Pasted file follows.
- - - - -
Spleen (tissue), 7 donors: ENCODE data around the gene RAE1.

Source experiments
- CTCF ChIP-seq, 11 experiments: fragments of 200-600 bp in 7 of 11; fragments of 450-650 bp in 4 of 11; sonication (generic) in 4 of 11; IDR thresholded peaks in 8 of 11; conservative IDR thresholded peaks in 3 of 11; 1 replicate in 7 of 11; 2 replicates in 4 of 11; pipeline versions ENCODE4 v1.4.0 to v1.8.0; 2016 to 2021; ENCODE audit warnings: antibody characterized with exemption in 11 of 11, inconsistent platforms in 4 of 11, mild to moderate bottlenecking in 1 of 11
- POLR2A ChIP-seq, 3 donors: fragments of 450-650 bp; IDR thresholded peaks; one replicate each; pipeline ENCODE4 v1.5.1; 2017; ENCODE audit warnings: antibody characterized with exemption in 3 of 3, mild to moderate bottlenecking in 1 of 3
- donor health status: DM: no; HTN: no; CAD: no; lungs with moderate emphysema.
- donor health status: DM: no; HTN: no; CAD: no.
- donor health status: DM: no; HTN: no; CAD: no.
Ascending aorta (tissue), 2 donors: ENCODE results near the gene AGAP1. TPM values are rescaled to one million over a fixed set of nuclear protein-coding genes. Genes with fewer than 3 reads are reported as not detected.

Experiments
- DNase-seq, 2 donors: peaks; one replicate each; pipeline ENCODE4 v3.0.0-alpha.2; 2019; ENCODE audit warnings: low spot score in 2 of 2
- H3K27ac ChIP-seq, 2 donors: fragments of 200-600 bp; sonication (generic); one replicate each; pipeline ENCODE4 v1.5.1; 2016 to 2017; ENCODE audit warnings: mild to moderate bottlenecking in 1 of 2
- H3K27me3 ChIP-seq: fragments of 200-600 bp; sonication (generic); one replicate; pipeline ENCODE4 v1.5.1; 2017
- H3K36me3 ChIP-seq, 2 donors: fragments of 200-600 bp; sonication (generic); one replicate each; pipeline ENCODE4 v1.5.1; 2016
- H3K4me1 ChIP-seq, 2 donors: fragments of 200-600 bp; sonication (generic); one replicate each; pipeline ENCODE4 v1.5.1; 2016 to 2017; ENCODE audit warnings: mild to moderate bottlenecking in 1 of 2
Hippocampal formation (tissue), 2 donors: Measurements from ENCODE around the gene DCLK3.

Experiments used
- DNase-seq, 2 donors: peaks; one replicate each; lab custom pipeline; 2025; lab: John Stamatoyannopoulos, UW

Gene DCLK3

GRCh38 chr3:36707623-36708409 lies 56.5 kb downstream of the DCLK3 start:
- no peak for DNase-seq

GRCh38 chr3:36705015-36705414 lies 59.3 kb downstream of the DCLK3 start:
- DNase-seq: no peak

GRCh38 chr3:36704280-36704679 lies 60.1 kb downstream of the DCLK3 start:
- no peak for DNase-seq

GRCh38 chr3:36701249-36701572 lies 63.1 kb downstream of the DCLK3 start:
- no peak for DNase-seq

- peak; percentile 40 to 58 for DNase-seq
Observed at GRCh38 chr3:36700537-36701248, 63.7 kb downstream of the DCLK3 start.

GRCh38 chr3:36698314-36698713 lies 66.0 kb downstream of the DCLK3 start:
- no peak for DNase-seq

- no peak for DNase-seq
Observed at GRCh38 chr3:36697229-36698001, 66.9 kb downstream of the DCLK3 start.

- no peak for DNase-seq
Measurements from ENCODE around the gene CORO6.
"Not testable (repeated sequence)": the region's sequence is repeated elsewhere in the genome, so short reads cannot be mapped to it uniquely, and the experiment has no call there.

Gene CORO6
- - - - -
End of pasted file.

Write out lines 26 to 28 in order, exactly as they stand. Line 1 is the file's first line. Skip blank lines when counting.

- no peak for DNase-seq

- peak; percentile 40 to 58 for DNase-seq
Observed at GRCh38 chr3:36700537-36701248, 63.7 kb downstream of the DCLK3 start.